Eurohypo

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Headquarters of Eurohypo in Eschborn
Building of the former Preußische Central-Bodenkredit-AG, Unter den Linden 26, in Berlin-Mitte

Hypothekenbank Frankfurt AG, previously Eurohypo AG, is a European real estate bank based in Eschborn, Frankfurt. Eurohypo is 100% owned by Commerzbank. It is the eleventh-largest bank in Germany with a balance sheet of 214.2 billion in 2007.[1]

Hypothekenbank Frankfurt AG (previously Eurohypo AG) is a leading international specialist bank for real estate and public finance. The bank is also the Pfandbrief issuer within the Commerzbank Group. Eurohypo’s business model is based on a common platform of real estate and public finance. Bloomberg News termed Eurohypo "problematic" and that it might be transferred to a "bad bank" within Germany's bank rescue fund SoFFin in an effort to help repair Commerzbank's capital deficit.[2]

The Real Estate division of the company includes commercial real estate financing in Germany as well as numerous countries in Europe, the USA and Asia.

The Public Finance division covers

  • Conventional public sector lending, i.e. central governments, federal states and municipalities or borrowers guaranteed by these
  • Financing and consulting for public private partnership projects, as a “Centre of Competence” within the Commerzbank Group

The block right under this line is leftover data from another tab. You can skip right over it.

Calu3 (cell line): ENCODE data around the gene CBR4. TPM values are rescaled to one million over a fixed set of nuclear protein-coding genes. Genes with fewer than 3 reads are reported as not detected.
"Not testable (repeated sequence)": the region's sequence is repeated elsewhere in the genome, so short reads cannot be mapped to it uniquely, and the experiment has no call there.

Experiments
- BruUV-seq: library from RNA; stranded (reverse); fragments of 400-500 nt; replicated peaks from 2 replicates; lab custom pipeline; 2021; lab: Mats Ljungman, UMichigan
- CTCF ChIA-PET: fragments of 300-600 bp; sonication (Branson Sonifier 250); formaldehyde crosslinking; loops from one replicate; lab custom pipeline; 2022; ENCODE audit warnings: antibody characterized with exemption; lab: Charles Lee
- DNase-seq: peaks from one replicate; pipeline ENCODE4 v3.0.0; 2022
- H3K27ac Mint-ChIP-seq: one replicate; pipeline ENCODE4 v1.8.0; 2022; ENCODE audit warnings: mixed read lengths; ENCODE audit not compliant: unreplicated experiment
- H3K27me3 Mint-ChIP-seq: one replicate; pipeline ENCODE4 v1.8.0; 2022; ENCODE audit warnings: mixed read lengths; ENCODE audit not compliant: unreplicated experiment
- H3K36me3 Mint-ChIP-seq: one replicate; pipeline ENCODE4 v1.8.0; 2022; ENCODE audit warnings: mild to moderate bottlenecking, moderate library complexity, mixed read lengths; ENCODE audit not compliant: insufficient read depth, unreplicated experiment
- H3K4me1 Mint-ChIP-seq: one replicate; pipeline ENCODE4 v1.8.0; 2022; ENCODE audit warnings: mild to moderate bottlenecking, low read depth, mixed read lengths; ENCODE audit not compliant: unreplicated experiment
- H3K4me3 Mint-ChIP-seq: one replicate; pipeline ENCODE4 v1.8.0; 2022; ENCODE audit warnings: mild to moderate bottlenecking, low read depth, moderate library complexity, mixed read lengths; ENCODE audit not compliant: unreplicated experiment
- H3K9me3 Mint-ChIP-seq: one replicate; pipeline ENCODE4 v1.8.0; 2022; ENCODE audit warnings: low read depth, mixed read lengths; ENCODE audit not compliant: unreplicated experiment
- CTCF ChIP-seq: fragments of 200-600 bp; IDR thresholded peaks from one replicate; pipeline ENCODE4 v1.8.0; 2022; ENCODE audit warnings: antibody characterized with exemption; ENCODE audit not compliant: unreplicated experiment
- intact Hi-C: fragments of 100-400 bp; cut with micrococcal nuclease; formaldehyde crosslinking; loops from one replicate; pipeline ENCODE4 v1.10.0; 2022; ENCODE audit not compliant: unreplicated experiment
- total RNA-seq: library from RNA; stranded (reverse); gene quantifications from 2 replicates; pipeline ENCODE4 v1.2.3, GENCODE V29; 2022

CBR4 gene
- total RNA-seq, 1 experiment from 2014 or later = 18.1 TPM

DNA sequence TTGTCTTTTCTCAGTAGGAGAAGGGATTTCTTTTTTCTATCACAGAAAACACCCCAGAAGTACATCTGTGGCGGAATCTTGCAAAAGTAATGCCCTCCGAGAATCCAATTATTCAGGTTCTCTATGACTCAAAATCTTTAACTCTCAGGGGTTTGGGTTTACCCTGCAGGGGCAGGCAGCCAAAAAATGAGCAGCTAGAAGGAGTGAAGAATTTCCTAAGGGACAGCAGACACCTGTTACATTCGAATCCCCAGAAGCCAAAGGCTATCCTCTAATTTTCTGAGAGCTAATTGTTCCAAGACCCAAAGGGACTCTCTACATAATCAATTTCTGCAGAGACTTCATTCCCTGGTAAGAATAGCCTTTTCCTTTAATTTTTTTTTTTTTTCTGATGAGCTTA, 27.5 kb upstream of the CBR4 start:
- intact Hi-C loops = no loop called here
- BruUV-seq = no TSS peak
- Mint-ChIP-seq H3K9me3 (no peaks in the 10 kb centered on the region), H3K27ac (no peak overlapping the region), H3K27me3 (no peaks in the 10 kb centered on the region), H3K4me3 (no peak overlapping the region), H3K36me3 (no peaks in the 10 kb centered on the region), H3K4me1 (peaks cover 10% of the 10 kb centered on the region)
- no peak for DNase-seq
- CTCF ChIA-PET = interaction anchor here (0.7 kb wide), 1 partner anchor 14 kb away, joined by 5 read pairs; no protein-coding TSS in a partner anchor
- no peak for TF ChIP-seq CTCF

• Pfandbrief refinancing and covered pool management

The business division Treasury is in particular responsible for:

  • Fulfilment of guidelines in regards to covered pool management
  • refinancing of the commercial real estate portfolio

Commercial Real Estate Lending through the credit crisis. Eurohypo has had a mixed performance during the recession, as shown in its 2010 results published on 24 February 2011.[3]

Background[edit]

Eurohypo was formed in 2003 as a subsidiary of Deutsche Bank, Dresdner Bank and Commerzbank,[4] which agreed with each other to combine all of their real estate lending operations globally into a new bank. It was formed after all three German banks suffering years of writedowns on their real estate lending books, and having to hold greater amounts of regulatory capital against such exposures. By combining their three exposures, Eurohypo became an off-balance sheet subsidiary for all three banks, as no one shareholder had a dominant stake. It also created a bank with greater headcount and administrative overhead than any of its competitors, with none of its three main shareholders directly responsible for its strategic direction. The original intention was for Eurohypo to be listed as an independent bank on the Deutsche Boerse. In the summer of 2005, with equity markets buoyant and Dresdner Bank and Deutsche Bank keen to float Eurohypo, Commerzbank was concerned about the proposed flotation. Commerzbank's own revenues, which were largely linked to the German mid-cap corporate sector, had not recovered at the rate of the rest of the German economy, and more than 40% of its earnings came from its stake in Eurohypo. If Eurohypo would become an independent bank, Commerzbank would become a relatively easy takeover target.